Different patterns of N-acetylaspartate loss in subcortical ischemic vascular dementia and AD

N. Schuff, A. A. Capizzano, A. T. Du, D. L. Amend, J. O'Neill, D. Norman, W. J. Jagust, H. C. Chui, J. H. Kramer, Bruce R Reed, B. L. Miller, K. Yaffe, M. W. Weiner

Research output: Contribution to journalArticlepeer-review

57 Scopus citations


Objectives: 1) To determine the regional pattern of reduced N-acetylaspartate (NAA) in subcortical ischemic vascular dementia (SIVD); 2) to explore the relationship between NAA reduction and subcortical vascular disease; and 3) to test if MR spectroscopic imaging (MRSI) in combination with structural MRI improves differentiation between SIVD and Alzheimer disease (AD). Methods: Thirteen patients with SIVD (71 ± 8 years old) and 43 patients with AD of comparable age and dementia severity were studied using MRSI and MRI. Patients were compared to 52 cognitively normal subjects with and without lacunes. Results: Compared to controls, patients with SIVD had lower NAA by 18% (p < 0.001) in frontal cortex and by 27% (p < 0.003) in parietal cortex, but no significant NAA reduction in white matter and medial temporal lobe. Compared to patients with AD, patients with SIVD had lower NAA by 13% (p < 0.02) in frontal cortex and by 20% (p < 0.002) in left parietal cortex. Cortical NAA decreased in SIVD with increasing white matter lesions (r = 0.54, p < 0.02) and number of lacunes (r = 0.59, p < 0.02). Thalamic lacunes were associated with greater NAA reduction in frontal cortex than were lacunes outside the thalamus (p < 0.02) across groups, after adjusting for cognitive impairments. Adding parietal NAA to MRI-derived hippocampal atrophy improved separation between SIVD and AD (p = 0.02) from 79 to 89%. Conclusions: These results emphasize the importance of cortical dysfunction as a factor in SIVD and indicate a characteristic pattern of metabolite change that might serve as a basis for improved diagnosis.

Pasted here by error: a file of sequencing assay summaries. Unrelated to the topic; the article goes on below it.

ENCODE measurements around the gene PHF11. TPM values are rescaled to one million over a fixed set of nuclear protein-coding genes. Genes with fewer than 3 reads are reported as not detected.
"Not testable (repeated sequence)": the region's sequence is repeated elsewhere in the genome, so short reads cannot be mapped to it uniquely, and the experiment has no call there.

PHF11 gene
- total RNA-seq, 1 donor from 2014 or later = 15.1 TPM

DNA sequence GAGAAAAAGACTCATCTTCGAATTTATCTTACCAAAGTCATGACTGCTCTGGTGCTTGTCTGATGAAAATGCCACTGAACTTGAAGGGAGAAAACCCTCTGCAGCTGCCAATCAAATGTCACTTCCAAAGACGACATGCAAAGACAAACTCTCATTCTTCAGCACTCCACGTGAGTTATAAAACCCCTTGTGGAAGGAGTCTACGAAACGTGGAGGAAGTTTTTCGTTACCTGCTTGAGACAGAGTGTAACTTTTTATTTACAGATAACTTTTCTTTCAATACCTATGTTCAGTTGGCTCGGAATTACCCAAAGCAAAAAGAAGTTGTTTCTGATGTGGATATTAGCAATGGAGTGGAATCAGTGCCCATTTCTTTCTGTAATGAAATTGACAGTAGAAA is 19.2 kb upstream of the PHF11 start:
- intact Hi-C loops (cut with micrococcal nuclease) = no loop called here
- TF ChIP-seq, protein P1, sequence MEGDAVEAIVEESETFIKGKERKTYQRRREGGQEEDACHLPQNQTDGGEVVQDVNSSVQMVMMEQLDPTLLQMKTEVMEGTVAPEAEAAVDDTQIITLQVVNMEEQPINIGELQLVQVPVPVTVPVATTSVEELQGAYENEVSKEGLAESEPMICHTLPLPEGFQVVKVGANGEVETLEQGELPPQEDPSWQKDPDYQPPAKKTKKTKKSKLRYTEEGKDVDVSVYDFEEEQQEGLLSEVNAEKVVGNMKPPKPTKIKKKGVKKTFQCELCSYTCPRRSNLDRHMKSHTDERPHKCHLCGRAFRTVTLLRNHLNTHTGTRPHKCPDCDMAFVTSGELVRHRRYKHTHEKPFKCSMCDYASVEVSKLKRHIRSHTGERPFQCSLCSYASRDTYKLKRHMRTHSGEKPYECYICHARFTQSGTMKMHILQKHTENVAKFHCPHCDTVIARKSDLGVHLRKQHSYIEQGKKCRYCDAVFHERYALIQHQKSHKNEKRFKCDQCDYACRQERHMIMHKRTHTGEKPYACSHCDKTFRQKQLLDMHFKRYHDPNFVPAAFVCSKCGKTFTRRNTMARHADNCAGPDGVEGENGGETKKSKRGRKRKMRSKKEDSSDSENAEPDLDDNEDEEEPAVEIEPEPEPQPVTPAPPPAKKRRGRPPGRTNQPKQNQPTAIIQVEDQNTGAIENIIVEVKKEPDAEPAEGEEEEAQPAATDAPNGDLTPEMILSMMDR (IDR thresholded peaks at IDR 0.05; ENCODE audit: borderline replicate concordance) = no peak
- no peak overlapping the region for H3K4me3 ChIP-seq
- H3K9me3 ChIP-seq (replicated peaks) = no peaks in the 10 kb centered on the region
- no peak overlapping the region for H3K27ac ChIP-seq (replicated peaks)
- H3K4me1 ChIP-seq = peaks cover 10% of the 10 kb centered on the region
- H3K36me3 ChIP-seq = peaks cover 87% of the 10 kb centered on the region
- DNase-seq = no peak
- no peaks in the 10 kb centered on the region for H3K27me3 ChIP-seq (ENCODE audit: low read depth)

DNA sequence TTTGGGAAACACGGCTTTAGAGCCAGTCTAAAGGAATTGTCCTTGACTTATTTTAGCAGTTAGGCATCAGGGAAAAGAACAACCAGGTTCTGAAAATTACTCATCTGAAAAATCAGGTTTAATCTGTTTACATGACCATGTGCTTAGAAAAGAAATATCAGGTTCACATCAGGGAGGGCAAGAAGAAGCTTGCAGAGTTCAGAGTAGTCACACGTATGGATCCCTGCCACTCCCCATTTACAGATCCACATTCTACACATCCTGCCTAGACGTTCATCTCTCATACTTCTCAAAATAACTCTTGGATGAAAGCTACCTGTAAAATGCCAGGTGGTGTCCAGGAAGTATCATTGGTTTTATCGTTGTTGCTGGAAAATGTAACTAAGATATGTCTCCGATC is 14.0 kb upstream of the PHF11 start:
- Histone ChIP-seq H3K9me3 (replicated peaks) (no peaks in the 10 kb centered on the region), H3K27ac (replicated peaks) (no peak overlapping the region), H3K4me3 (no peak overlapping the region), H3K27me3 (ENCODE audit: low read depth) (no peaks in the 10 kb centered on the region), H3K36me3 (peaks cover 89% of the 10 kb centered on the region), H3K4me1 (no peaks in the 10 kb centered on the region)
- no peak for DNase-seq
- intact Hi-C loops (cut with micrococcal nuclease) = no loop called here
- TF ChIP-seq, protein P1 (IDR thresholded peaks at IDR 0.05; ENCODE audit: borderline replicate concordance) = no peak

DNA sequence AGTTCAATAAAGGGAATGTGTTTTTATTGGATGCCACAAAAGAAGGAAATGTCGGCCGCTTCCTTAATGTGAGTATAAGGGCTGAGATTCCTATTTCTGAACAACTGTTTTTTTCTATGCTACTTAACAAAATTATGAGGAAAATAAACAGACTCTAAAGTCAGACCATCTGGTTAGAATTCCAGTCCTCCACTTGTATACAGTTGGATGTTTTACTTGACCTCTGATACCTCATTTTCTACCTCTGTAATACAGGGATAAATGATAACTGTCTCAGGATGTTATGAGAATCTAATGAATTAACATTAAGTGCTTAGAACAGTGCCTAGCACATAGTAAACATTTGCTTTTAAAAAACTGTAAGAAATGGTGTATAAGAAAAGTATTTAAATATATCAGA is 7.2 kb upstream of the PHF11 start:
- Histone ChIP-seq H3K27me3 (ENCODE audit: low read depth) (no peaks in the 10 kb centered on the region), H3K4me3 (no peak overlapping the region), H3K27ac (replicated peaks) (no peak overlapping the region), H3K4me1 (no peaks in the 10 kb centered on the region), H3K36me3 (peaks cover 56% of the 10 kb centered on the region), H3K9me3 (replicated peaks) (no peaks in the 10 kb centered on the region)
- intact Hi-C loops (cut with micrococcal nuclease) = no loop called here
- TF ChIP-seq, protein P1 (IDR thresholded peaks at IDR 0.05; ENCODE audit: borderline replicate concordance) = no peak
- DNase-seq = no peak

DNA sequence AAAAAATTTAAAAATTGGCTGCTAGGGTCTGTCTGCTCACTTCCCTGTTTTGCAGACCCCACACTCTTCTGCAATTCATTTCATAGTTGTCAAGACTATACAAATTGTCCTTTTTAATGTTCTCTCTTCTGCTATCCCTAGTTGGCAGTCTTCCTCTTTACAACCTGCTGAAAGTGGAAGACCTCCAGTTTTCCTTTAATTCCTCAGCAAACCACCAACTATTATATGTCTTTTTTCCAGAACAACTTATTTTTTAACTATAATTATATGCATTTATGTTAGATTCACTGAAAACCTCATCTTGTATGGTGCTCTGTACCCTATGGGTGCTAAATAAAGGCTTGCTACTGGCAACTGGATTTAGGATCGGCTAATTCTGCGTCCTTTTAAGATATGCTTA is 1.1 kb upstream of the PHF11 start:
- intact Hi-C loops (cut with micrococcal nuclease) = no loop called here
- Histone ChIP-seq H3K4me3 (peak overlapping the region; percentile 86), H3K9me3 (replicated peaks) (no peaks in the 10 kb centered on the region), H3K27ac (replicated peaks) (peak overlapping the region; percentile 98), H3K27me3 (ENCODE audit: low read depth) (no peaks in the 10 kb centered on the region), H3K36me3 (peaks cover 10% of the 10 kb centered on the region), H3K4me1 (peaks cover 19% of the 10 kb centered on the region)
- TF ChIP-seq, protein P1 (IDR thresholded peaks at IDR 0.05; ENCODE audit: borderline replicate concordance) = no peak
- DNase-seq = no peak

Original languageEnglish (US)
Pages (from-to)358-364
Number of pages7
Issue number3
StatePublished - Aug 12 2003

ASJC Scopus subject areas

  • Neuroscience(all)


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